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  1. - Top - End - #1
    Halfling in the Playground
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    Default Designing a Power Struggle

    New DM here looking for plot and world building advice. All responses are appreciated, I'll respond as soon as I can.

    I'm currently putting together a play by post campaign, and the main focus of the story is a coup taking place in the local city. I need advice for how I am going to put this together and make sure all struggling parties or "factions" fit in just right.

    Before we go any further, The struggling factions:

    Faction #1 has deep roots in the city's history, and values tradition. The current ruler is the first to rule the city that is not of their blood, and they see this as unacceptable. They are working to overthrow the leader and establish one of their own to take his place. They do this to continue their bloodline's rule over the city.

    Faction #2 is a new presence in the city, and has little ties to the city's history or care for it's traditional values. They have been in a silent war with Faction #1 for a few weeks now, as that marks the time the current ruler's power began to sway. Their war with Faction #1 is about to become much more open, and much more bloody. They do this to break the traditional values of the city.

    The players will be given a choice in which faction they side with, if they choose to side at all.

    My questions are:

    -How should I write these factions and their power struggle? Not just with each other, but also with the PCs, current leader and any other forces?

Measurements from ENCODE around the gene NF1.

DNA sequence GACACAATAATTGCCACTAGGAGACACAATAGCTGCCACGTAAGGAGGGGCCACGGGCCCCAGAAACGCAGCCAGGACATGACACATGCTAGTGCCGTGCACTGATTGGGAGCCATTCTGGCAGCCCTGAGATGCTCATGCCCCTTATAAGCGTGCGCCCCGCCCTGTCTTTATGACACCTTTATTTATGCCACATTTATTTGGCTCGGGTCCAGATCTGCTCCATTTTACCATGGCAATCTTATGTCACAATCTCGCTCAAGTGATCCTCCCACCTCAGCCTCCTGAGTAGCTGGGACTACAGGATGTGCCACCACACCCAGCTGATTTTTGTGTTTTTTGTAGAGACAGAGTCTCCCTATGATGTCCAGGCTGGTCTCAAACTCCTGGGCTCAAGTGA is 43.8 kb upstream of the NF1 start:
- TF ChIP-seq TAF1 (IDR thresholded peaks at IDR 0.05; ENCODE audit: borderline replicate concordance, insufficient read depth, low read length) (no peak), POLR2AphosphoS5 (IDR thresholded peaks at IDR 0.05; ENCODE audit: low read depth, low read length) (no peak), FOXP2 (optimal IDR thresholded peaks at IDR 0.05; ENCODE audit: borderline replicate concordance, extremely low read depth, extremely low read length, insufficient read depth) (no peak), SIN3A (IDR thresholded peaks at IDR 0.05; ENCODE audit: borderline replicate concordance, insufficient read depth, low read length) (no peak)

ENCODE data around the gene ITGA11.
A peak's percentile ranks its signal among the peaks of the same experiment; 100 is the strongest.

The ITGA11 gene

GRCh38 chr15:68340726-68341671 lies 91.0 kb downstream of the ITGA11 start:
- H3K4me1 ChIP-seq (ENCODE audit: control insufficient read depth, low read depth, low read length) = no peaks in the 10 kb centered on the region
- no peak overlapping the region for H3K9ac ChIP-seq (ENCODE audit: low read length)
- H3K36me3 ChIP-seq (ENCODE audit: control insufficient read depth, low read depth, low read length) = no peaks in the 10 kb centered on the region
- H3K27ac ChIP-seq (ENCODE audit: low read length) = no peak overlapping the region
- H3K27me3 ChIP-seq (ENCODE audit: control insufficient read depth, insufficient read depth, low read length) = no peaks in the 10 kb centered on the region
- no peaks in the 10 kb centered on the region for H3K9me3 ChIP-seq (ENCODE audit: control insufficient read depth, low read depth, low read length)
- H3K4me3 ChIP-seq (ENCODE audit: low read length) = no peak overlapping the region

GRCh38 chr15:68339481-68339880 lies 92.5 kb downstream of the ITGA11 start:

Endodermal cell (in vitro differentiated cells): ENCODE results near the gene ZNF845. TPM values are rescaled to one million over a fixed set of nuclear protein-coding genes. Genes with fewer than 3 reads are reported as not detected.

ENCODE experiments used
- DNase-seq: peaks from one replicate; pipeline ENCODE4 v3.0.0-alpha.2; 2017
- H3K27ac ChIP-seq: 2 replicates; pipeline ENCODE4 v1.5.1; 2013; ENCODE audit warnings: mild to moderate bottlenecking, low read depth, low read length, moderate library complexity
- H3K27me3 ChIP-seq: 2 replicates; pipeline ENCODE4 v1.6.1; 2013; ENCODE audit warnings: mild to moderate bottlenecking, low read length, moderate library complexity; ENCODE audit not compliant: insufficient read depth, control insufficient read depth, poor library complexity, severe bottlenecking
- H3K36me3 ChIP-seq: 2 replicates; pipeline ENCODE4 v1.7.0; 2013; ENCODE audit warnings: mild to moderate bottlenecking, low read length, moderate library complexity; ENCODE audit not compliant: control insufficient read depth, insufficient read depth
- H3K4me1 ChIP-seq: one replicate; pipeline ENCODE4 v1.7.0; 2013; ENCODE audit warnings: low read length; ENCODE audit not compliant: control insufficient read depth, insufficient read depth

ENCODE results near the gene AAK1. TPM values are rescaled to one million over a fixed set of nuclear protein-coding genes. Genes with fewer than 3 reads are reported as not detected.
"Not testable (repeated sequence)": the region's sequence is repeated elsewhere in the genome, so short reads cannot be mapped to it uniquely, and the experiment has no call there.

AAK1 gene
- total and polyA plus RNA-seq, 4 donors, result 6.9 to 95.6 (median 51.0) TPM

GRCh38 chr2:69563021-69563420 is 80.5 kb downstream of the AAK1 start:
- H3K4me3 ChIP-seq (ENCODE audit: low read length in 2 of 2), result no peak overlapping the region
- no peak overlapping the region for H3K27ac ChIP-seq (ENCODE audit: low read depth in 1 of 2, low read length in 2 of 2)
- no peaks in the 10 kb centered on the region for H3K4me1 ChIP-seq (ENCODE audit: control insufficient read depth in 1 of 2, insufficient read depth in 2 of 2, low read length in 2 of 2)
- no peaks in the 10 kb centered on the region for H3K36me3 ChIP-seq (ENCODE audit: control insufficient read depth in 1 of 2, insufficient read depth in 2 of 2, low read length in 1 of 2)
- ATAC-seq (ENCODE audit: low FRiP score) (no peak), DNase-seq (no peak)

-How should I present opportunities for the PCs to side with these factions? What happens when they side with a faction? What happens if they choose not to side with either?

    -Anything I should avoid while writing these factions?

    Thank you in advance to all who answer! I'll respond as soon as I can!

  2. - Top - End - #2
    Ogre in the Playground
     
    PaladinGuy

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    Default Re: Designing a Power Struggle

    Quick question first: Is the current leader a member of either party, or is he just the focus of it? If yes, then which one?

  3. - Top - End - #3
    Halfling in the Playground
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    Default Re: Designing a Power Struggle

    Quote Originally Posted by Kallimakus View Post
    Quick question first: Is the current leader a member of either party, or is he just the focus of it? If yes, then which one?
    The current leader has no ties to either faction. He simply exploited a power grab and took the power from the previous leader, who was a member of Faction #1.

  4. - Top - End - #4
    Ogre in the Playground
     
    PaladinGuy

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    Default Re: Designing a Power Struggle

    Quote Originally Posted by Slay33 View Post
    Faction #1 has deep roots in the city's history, and values tradition. The current ruler is the first to rule the city that is not of their blood, and they see this as unacceptable. They are working to overthrow the leader and establish one of their own to take his place. They do this to continue their bloodline's rule over the city.

    Faction #2 is a new presence in the city, and has little ties to the city's history or care for it's traditional values. They have been in a silent war with Faction #1 for a few weeks now, as that marks the time the current ruler's power began to sway. Their war with Faction #1 is about to become much more open, and much more bloody. They do this to break the traditional values of the city.

    The players will be given a choice in which faction they side with, if they choose to side at all.

    My questions are:

    -How should I write these factions and their power struggle? Not just with each other, but also with the PCs, current leader and any other forces?
    Faction 1 has been in power for a while. They are probably the stronger faction, and might have their representatives in high offices, whether that be city council, city watch and so on. Since they value bloodline, it might make sense for them to be related. And if popular culture has taught me anything, it's that families usually have people that hate each other vehemently.